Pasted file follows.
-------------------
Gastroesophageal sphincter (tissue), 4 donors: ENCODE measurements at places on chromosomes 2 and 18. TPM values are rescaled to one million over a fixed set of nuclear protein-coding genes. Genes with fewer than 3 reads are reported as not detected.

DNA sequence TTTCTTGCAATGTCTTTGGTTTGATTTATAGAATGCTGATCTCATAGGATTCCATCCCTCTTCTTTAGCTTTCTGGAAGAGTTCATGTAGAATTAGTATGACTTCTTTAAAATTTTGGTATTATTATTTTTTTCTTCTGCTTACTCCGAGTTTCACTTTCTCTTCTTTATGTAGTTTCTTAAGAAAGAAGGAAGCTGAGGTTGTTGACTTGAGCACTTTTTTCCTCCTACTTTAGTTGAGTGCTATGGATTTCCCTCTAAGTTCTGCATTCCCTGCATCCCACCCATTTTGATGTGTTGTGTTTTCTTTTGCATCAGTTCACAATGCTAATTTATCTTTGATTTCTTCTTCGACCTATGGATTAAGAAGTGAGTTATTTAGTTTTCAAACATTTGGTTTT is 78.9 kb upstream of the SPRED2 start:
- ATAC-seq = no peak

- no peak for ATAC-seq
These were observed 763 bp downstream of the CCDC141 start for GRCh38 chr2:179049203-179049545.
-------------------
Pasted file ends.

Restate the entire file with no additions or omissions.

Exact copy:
Gastroesophageal sphincter (tissue), 4 donors: ENCODE measurements at places on chromosomes 2 and 18. TPM values are rescaled to one million over a fixed set of nuclear protein-coding genes. Genes with fewer than 3 reads are reported as not detected.

DNA sequence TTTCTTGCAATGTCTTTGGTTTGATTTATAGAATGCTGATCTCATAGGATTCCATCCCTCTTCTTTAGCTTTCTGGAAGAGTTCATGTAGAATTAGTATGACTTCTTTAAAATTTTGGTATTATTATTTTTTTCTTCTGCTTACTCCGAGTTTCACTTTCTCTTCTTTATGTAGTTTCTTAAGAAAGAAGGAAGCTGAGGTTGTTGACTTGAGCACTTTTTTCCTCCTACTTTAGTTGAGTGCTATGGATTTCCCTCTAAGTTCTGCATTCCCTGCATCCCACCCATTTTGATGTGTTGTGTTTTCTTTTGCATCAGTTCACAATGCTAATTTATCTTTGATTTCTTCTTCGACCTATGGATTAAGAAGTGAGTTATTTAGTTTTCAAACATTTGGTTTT is 78.9 kb upstream of the SPRED2 start:
- ATAC-seq = no peak

- no peak for ATAC-seq
These were observed 763 bp downstream of the CCDC141 start for GRCh38 chr2:179049203-179049545.